Quantcast
 
 


Event Report: GIGABYTE Open Overclocking Championship 2010

Author: MAC
Date: October 4, 2010
Product Name: GIGABYTE Open Overclocking Championship 2010
 
Share |

Schedule / Guidelines

Schedule

At this year's event, most of the competitors arrived to the hotel the day before the competition. However, quite a few had remained in Taiwan since the MSI's Master Overclock Arena 2010 on September 11th. Previously, jet lag had always been a concern at these type's of events, but since competitors always seem to have the energy to party the night before the competition, fatigue is evidently a non-issue.


As you can see, the competitors were only 'officially' given 1 hour of preparation and setup time, but it was really more like 2 hours since they worked through the opening ceremony and speeches. This was more than enough time for everyone since this year's competition has no 3D benchmarks, and thus there was no need to prep and modify graphics cards which is always a time intensive process. The amount of time allocated to actual benchmarking was 450 minutes, with added time tacked on at the end if needed. Thankfully, there were no power loss issues at this event, so there was no need for a time extension.

Guidelines

For this worldwide final event, Gigabyte provided the following hardware configuration:
For this event, Intel was kind enough to send over 80 chips, which Hicookie binned to ensure that everyone would be on a level playing field, or as near as possible. The 15 best samples were randomly handed out to the competitors, all of which were capable of at least a 6.5Ghz CPU-Z validation.

Aside from the engineering sample processors, the rest of the components were products that you can easily find at your favorite online retailer. The operating system was preloaded on the 'hybrid' HDD, along with the latest NVIDIA Forceware graphics driver and all the necessary benchmarking programs and tweaking tools. Here is the full list of preloaded software:


Since there was no 3D element to this competition, GIGABYTE wisely chose XP SP3 as the operating system, since it is a fair bit faster than Vista or Win 7 in most 2D benchmarking apps. Much like the North American event, the worldwide final used the newer X58A-UD7 revision 2.0 motherboard. GIGABYTE made a custom GOOC 2010 WWF bios for this event, so the competitors didn't have to do any hardware modifications to the motherboards. Click here to check out what modifications were made to this bios.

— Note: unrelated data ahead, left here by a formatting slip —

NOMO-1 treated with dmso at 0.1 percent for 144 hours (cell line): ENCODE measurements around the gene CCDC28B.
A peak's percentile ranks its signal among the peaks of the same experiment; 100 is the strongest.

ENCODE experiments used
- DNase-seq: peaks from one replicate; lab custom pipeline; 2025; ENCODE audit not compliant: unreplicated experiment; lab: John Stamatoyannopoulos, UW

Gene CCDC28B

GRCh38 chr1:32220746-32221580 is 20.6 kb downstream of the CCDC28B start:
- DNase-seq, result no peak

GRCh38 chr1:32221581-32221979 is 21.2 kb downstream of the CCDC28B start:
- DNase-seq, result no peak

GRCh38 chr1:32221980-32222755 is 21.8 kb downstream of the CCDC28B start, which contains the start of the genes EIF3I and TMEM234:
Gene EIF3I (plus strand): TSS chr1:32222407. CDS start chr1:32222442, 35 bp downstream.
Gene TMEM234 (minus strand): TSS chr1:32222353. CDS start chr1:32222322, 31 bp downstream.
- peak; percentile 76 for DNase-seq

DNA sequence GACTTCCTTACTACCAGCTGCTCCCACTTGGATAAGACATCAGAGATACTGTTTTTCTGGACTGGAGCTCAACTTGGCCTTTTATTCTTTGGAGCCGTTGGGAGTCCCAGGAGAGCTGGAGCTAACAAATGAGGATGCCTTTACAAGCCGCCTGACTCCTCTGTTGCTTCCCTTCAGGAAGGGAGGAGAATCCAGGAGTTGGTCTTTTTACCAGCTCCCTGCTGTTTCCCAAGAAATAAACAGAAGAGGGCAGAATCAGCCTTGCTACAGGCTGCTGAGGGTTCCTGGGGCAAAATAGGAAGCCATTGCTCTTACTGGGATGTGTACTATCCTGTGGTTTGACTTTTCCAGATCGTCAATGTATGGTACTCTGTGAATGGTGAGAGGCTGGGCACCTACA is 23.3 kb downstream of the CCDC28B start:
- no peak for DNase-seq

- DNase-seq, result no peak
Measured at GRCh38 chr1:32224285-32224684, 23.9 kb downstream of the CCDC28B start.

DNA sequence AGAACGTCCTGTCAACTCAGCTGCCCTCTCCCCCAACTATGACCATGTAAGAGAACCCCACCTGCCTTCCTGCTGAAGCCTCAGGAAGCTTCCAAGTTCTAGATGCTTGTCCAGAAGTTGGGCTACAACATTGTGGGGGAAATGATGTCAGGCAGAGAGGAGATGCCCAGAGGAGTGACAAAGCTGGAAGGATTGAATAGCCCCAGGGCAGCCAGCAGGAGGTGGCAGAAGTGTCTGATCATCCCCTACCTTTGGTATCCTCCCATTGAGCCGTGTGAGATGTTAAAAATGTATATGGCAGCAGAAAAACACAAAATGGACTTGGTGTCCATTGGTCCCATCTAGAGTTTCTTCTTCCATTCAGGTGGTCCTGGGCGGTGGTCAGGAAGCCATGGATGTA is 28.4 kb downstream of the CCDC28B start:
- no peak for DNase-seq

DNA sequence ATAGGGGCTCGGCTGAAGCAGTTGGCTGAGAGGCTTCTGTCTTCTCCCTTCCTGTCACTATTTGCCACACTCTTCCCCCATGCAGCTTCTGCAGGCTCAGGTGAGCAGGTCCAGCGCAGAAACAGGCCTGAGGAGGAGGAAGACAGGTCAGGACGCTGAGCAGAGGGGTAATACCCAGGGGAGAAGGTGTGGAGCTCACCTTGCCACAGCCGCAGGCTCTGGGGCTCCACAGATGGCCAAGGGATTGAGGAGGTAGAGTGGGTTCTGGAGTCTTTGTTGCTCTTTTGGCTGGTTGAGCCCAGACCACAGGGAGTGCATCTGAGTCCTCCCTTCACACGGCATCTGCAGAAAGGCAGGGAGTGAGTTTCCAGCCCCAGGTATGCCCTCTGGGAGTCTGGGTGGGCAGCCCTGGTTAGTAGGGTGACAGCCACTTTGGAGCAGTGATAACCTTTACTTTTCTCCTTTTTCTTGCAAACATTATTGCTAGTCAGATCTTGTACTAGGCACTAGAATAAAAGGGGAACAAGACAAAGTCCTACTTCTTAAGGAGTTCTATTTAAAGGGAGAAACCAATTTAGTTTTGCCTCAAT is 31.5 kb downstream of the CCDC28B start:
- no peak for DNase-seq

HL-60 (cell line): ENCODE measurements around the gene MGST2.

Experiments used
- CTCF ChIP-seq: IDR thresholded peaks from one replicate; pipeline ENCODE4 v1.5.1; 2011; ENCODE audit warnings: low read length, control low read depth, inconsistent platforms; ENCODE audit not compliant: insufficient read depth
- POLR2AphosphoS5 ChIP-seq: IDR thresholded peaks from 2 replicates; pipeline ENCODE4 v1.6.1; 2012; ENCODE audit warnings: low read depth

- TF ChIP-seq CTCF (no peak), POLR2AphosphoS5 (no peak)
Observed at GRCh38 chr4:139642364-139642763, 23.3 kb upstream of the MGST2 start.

The rules for this competition were quite simple:
  1. Competitors were not permitted to use their own hardware or software.
  2. GIGABYTE would provide one hardware replacement for each component.
  3. Competitors had to bring their own LN2 pots, soldering irons, hardware modification components, insulation material, multi-meters, digital thermometers, hair dryers, etc.
  4. Competitors had to save their scores and screenshots on a Gigabyte-provided USB thumb drive, no others were allowed on-site.
  5. Competitors were not allowed to use mobile phones or netbooks/notebooks.
  6. Competitors were not allowed to ask any tips from the public or media.
Most importantly though, there was a judge present for every competitor in order to eliminate any opportunities for cheating or simple honest mistakes. The judging roster was composed of Gigabyte employees (Hicookie, Janus Yeh, Rockson, etc) but also renowned overclockers like Benny Lodewijk, Deanzo, Dinos22, and T_M.

  • Score Submission
Points were awarded based on the results of each benchmarking round. The Top 7 places in each of the benching rounds would be awarded points. The competitors had to do a printscreen, save the results on their USB flash drive, raise their hand, and then the judges would record their result. The actual USB flash drives would only be collected once every hour. Naturally, the person with the highest point total at the end of the two rounds would be declared the winner. In case of a tie, the competitor with the highest PiFast result would be declared the winner.



  • Prizes
Since this was the worldwide final, there were some healthy cash prizes for the Top 3 competitors, and they also walked away with some great components.
  • 1st Place: US$ 5,000 cash and more than US$ 2,800 of sponsor products.
  • 2nd Place: US$ 2,000 cash and more than US$ 1,700 of sponsor products.
  • 3rd Place: US$ 1,000 cash and more than US$ 1,600 of sponsor products.

Simple enough? Now on to the competition.
 
 
 

Latest Reviews in Articles
March 22, 2015
The North American stop of the HWBOT World Tour 2015 rolled into Montreal on March 6, 7 and 8. This overclocking competition took place during the huge LanETS....
September 16, 2014
As you have all noticed, there has been a distinct lack of content here at Hardware Canucks over the last three or so weeks. Many asked for an explanation and thatís exactly what this quick post is in...
October 29, 2012
Last weekend AMD held the inaugural Radeon ExtravaLANza event out of their Markham, Ontario headquarters. It brought together gamers of all ages and walks of life into one area for some friendly compe...